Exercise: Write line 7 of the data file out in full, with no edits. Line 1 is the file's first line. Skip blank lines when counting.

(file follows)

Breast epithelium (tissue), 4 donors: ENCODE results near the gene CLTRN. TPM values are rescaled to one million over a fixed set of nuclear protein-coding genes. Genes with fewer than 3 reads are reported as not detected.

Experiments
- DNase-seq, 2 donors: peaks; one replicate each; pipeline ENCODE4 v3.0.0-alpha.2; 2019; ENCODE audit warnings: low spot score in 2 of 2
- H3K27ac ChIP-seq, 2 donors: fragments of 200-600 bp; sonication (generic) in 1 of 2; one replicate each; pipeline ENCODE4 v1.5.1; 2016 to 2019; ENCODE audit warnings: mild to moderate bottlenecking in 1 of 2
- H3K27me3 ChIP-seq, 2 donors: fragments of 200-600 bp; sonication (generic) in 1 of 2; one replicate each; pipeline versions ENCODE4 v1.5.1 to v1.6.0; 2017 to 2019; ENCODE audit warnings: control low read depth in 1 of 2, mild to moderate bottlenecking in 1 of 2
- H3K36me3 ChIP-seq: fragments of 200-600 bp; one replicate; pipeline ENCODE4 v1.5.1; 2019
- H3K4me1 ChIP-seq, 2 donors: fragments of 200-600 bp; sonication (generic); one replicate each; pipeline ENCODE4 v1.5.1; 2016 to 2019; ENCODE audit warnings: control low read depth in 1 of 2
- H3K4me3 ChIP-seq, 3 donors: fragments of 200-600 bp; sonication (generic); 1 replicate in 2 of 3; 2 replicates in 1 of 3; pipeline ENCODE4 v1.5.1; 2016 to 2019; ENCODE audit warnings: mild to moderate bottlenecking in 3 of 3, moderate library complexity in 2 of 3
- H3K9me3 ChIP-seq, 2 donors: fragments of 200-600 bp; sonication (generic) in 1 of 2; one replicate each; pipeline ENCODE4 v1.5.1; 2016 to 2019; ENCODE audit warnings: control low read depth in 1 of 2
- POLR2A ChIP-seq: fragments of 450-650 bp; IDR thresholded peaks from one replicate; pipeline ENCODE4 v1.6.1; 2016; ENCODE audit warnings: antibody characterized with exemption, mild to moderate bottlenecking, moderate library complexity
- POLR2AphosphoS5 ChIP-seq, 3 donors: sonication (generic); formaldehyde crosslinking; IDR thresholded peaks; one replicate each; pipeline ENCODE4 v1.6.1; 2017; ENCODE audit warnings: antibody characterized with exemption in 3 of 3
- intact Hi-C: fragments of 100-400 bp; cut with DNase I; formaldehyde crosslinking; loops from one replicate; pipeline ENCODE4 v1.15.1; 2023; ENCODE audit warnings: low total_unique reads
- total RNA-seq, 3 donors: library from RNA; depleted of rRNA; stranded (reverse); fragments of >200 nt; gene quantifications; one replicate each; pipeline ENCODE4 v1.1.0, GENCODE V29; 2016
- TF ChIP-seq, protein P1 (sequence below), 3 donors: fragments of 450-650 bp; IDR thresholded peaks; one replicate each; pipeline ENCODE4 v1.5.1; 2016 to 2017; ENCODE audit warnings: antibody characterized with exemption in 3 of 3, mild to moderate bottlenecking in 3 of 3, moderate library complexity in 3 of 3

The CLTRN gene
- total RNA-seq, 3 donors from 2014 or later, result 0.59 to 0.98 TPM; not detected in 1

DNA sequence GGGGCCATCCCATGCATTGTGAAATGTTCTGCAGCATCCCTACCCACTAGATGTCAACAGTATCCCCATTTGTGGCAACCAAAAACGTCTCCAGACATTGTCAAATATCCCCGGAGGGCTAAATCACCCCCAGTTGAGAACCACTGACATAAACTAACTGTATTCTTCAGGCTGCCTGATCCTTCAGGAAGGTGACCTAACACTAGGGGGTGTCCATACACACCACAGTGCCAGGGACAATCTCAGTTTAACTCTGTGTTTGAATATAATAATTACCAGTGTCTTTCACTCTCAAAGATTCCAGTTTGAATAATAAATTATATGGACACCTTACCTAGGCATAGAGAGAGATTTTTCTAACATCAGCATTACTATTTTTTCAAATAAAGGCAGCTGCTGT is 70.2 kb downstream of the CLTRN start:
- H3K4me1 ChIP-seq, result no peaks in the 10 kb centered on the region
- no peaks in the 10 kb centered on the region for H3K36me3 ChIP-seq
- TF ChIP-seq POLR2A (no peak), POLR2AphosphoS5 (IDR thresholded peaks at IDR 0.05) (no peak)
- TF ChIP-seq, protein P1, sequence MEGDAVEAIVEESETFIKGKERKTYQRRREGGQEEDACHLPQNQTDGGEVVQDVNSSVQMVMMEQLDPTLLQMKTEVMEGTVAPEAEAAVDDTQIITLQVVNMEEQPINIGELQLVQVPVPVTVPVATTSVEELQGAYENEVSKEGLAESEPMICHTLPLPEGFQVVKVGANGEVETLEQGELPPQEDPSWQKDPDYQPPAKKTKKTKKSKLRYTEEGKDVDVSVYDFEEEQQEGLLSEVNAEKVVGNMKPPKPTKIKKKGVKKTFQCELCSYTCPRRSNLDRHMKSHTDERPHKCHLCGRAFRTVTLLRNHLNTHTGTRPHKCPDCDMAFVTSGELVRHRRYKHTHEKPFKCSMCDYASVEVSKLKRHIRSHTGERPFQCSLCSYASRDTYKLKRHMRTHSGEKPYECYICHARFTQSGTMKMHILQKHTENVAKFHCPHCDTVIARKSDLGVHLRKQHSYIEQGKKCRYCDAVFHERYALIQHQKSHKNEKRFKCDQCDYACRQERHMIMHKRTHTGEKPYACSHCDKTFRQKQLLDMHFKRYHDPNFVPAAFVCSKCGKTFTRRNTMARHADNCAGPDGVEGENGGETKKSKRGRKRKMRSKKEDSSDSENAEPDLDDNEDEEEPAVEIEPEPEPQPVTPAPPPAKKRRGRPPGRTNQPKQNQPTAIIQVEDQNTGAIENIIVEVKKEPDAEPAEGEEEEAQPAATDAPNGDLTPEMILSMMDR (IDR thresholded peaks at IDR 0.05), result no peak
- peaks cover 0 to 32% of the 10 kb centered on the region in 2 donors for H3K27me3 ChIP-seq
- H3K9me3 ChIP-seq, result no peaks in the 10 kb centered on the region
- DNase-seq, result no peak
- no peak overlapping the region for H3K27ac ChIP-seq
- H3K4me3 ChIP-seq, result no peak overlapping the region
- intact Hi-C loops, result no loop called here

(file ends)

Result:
- H3K4me1 ChIP-seq, 2 donors: fragments of 200-600 bp; sonication (generic); one replicate each; pipeline ENCODE4 v1.5.1; 2016 to 2019; ENCODE audit warnings: control low read depth in 1 of 2